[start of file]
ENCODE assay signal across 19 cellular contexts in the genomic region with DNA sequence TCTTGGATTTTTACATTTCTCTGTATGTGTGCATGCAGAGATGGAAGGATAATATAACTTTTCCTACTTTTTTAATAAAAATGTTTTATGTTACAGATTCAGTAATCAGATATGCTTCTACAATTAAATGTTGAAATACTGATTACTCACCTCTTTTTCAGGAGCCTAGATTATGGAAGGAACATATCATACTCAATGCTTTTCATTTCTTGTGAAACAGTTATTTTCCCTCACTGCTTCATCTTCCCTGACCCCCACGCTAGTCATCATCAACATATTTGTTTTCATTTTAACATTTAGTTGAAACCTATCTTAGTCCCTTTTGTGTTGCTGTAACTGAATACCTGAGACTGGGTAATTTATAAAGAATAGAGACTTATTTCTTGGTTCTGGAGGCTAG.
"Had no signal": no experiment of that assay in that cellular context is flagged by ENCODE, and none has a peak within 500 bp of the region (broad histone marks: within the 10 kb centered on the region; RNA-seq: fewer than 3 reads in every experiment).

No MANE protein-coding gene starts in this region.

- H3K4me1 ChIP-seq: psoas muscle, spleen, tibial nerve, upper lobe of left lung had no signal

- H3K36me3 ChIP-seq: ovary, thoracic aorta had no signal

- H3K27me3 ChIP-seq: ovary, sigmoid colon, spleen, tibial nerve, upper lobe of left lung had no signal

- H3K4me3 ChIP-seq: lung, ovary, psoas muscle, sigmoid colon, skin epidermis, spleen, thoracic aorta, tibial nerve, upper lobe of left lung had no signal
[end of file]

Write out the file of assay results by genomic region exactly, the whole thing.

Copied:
ENCODE assay signal across 19 cellular contexts in the genomic region with DNA sequence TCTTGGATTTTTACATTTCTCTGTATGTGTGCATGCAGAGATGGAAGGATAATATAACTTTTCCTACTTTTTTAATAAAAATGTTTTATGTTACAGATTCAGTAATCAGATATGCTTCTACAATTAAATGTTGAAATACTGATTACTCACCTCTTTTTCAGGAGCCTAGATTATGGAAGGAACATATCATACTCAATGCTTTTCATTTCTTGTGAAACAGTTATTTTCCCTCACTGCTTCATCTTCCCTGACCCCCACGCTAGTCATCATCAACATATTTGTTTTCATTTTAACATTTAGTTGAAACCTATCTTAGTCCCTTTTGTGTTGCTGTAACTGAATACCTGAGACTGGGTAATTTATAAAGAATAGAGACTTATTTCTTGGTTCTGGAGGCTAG.
"Had no signal": no experiment of that assay in that cellular context is flagged by ENCODE, and none has a peak within 500 bp of the region (broad histone marks: within the 10 kb centered on the region; RNA-seq: fewer than 3 reads in every experiment).

No MANE protein-coding gene starts in this region.

- H3K4me1 ChIP-seq: psoas muscle, spleen, tibial nerve, upper lobe of left lung had no signal

- H3K36me3 ChIP-seq: ovary, thoracic aorta had no signal

- H3K27me3 ChIP-seq: ovary, sigmoid colon, spleen, tibial nerve, upper lobe of left lung had no signal

- H3K4me3 ChIP-seq: lung, ovary, psoas muscle, sigmoid colon, skin epidermis, spleen, thoracic aorta, tibial nerve, upper lobe of left lung had no signal